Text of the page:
Week 09 – Hierarchical MIMO Encoder Block

I successfully finished the MIMO channel estimator this week. The corresponding qa test is also finished and running. I therefore completed all elements which are required to build up the hierarchical python blocks of the MIMO encoder and decoder.

Encoder Block

The encoder block has the following structure, exemplary shown in figure 1:

Figure 1: Example of the hierarchical MIMO encoder block with M=2 Alamouti encoding.

The first block is one of the implemented MIMO encoding algorithms; here as an example the Alamouti encoder. After the encoding process, the MIMO training sequences have to be appended as a pilot to each of the M streams. This can be done by the existing block gr::blocks::tagged_stream_mux which multiplexes the 2 incoming streams by concatenating the training sequence as a pilot to the data stream. The concatenation is controlled by stream tags which signal the length of the symbols. The MIMO training sequences differ for each output stream but are constant for each OFDM symbol over time. The training sequences can therefore be produced by a gr::blocks::vector_source_cc block, respectively.

OFDM Transmitter

After finishing the MIMO encoder block, I want to integrate it into the existing OFDM transmitter. To decide where to integrate the MIMO capability into the OFDM system, I had a closer look at the OFDM transmitter. The hierarchical python block ofdm_tx has the following simplified structure:

Figure 2: Simplified structure of the ofdm_tx block.

Figure 2 only shows the part of the encoder which is interesting for us. The actual input of the ofdm_tx block is a pure data stream which is chopped into a packet based transmission with the usage of tagged_stream blocks. A header is added to the packets and the data is modulated separately for header and payload. After that, the header and payload data are multiplexed together. This is the point where the flowgraph of figure 2 begins. The OFDM carrier allocator assigns the complex symbols to OFDM carrier and adds pilot symbols for synchronization purposes. The IFFT operation corresponds to the OFDM modulation. The modulated data is finally transmitted over the air after anĀ  insertion of the cyclic prefix.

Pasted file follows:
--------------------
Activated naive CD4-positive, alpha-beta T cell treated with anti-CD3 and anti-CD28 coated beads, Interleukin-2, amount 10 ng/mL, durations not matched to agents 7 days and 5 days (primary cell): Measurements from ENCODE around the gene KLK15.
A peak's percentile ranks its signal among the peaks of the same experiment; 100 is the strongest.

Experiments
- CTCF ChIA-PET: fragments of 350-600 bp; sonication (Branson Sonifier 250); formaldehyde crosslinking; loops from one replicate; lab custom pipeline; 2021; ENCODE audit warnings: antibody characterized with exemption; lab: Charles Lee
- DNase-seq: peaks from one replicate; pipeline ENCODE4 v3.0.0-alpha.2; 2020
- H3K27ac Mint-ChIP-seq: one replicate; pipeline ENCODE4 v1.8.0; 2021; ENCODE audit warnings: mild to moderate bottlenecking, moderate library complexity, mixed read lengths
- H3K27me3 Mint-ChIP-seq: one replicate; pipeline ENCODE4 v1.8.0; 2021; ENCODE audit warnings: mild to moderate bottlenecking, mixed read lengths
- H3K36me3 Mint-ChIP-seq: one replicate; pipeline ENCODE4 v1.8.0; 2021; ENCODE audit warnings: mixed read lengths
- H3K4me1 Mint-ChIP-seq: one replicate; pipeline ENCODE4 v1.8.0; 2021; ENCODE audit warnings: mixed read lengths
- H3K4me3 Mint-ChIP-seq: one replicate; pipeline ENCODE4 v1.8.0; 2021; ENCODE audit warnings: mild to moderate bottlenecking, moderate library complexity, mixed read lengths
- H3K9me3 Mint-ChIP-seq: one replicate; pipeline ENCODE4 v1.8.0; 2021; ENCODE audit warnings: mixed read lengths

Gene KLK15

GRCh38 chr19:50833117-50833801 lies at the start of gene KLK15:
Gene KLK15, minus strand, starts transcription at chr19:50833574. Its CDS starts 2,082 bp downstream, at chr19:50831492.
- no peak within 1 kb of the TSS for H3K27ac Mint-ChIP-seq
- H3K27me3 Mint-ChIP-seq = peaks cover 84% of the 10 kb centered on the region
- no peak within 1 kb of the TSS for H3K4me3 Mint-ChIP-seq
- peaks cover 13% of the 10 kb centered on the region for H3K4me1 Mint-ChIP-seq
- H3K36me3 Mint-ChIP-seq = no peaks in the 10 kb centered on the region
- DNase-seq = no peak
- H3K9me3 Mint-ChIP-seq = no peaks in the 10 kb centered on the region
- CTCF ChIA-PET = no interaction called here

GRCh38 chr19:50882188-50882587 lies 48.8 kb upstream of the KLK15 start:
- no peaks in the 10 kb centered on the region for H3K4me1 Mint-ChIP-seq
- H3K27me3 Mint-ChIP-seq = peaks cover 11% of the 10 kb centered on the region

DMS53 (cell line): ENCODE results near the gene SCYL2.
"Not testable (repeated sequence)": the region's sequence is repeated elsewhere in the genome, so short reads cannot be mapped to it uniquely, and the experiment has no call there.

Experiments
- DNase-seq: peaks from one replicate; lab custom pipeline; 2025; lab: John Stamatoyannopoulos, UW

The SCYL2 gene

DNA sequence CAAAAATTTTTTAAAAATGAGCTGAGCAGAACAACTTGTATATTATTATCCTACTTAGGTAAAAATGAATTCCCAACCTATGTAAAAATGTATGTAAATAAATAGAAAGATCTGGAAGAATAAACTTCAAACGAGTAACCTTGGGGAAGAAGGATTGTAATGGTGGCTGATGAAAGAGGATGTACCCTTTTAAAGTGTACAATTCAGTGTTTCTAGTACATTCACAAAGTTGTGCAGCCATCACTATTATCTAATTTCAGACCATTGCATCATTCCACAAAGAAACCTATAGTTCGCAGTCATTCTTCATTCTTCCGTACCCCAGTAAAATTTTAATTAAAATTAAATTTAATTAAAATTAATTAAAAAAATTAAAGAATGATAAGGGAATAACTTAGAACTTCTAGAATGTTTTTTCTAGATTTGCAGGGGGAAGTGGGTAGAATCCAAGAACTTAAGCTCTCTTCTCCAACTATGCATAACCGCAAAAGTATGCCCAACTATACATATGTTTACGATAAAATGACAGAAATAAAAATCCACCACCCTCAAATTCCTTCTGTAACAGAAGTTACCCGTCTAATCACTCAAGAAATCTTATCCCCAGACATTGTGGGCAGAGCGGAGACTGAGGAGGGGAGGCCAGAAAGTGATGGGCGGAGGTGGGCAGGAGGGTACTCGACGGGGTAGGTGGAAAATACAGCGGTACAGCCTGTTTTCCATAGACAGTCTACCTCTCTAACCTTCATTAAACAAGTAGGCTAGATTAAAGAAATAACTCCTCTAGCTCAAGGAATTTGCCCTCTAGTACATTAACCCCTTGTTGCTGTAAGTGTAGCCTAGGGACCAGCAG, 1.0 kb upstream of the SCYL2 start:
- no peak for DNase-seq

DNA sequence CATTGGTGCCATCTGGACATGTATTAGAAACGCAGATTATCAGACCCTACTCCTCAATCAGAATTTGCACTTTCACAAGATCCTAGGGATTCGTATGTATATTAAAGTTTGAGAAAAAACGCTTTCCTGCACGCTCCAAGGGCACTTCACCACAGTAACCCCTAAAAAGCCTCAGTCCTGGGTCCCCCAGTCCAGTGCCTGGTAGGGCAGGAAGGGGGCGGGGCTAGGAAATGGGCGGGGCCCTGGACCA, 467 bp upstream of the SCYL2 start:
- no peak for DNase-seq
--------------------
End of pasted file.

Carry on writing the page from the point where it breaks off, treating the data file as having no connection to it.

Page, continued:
So where do we segregate this flowgraph by the insertion of our MIMO encoder, producing M output streams instead of one? To answer this question, we have to take a look at the planned structure of the receiver and especially the order of the synchronization and decoding steps:

  • Receive N signals.
  • Estimation of frame, time and frequency offset with a combination of the N branches; afterwards synchronization of each branch.
  • MIMO decoding.
  • OFDM demodulation.
  • Demodulation.

This succession order gives information about the order of the different pilot symbols: The decoder needs the OFDM sync symbols before the MIMO training sequences. This determines the location of the MIMO encoder at the slot before the OFDM carrier allocator so that the sync symbols are appended temporally after (and therefore locally ahead of) the MIMO training symbols. The branch from the OFDM carrier allocator to the hardware sink is then copied M times after the MIMO encoder.


Next week I want to finish the hierarchical encoder block and validate its functionality by qa tests. Before I start to implement the decoder block, I want to check if the MISO-OFDM transceiver still gets synchronized. After this step, I can move on to approach the MIMO-OFDM transceiver scheme.


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